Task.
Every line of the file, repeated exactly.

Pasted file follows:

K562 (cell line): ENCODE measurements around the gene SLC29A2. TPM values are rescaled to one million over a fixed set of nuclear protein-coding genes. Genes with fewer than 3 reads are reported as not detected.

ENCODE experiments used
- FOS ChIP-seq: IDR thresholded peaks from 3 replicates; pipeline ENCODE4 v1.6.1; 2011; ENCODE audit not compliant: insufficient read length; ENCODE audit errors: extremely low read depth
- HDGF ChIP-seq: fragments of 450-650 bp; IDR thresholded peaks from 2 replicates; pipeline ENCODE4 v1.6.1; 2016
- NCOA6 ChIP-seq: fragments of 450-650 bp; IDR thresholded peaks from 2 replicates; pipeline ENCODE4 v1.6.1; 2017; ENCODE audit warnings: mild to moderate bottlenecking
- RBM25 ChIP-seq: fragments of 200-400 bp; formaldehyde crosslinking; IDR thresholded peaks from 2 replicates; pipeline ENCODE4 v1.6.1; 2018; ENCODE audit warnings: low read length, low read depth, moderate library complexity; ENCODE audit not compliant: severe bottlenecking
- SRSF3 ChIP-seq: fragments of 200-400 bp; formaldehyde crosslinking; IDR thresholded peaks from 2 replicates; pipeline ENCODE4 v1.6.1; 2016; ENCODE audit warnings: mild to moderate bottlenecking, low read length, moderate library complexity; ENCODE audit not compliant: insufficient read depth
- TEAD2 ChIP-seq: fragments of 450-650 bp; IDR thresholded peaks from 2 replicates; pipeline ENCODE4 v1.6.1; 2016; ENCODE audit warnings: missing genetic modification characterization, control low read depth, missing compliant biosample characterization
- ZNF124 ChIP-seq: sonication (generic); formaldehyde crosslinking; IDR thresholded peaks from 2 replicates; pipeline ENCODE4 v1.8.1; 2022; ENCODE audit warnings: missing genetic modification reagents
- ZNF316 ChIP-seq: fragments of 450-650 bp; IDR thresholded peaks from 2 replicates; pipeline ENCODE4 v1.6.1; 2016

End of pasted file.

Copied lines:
K562 (cell line): ENCODE measurements around the gene SLC29A2. TPM values are rescaled to one million over a fixed set of nuclear protein-coding genes. Genes with fewer than 3 reads are reported as not detected.

ENCODE experiments used
- FOS ChIP-seq: IDR thresholded peaks from 3 replicates; pipeline ENCODE4 v1.6.1; 2011; ENCODE audit not compliant: insufficient read length; ENCODE audit errors: extremely low read depth
- HDGF ChIP-seq: fragments of 450-650 bp; IDR thresholded peaks from 2 replicates; pipeline ENCODE4 v1.6.1; 2016
- NCOA6 ChIP-seq: fragments of 450-650 bp; IDR thresholded peaks from 2 replicates; pipeline ENCODE4 v1.6.1; 2017; ENCODE audit warnings: mild to moderate bottlenecking
- RBM25 ChIP-seq: fragments of 200-400 bp; formaldehyde crosslinking; IDR thresholded peaks from 2 replicates; pipeline ENCODE4 v1.6.1; 2018; ENCODE audit warnings: low read length, low read depth, moderate library complexity; ENCODE audit not compliant: severe bottlenecking
- SRSF3 ChIP-seq: fragments of 200-400 bp; formaldehyde crosslinking; IDR thresholded peaks from 2 replicates; pipeline ENCODE4 v1.6.1; 2016; ENCODE audit warnings: mild to moderate bottlenecking, low read length, moderate library complexity; ENCODE audit not compliant: insufficient read depth
- TEAD2 ChIP-seq: fragments of 450-650 bp; IDR thresholded peaks from 2 replicates; pipeline ENCODE4 v1.6.1; 2016; ENCODE audit warnings: missing genetic modification characterization, control low read depth, missing compliant biosample characterization
- ZNF124 ChIP-seq: sonication (generic); formaldehyde crosslinking; IDR thresholded peaks from 2 replicates; pipeline ENCODE4 v1.8.1; 2022; ENCODE audit warnings: missing genetic modification reagents
- ZNF316 ChIP-seq: fragments of 450-650 bp; IDR thresholded peaks from 2 replicates; pipeline ENCODE4 v1.6.1; 2016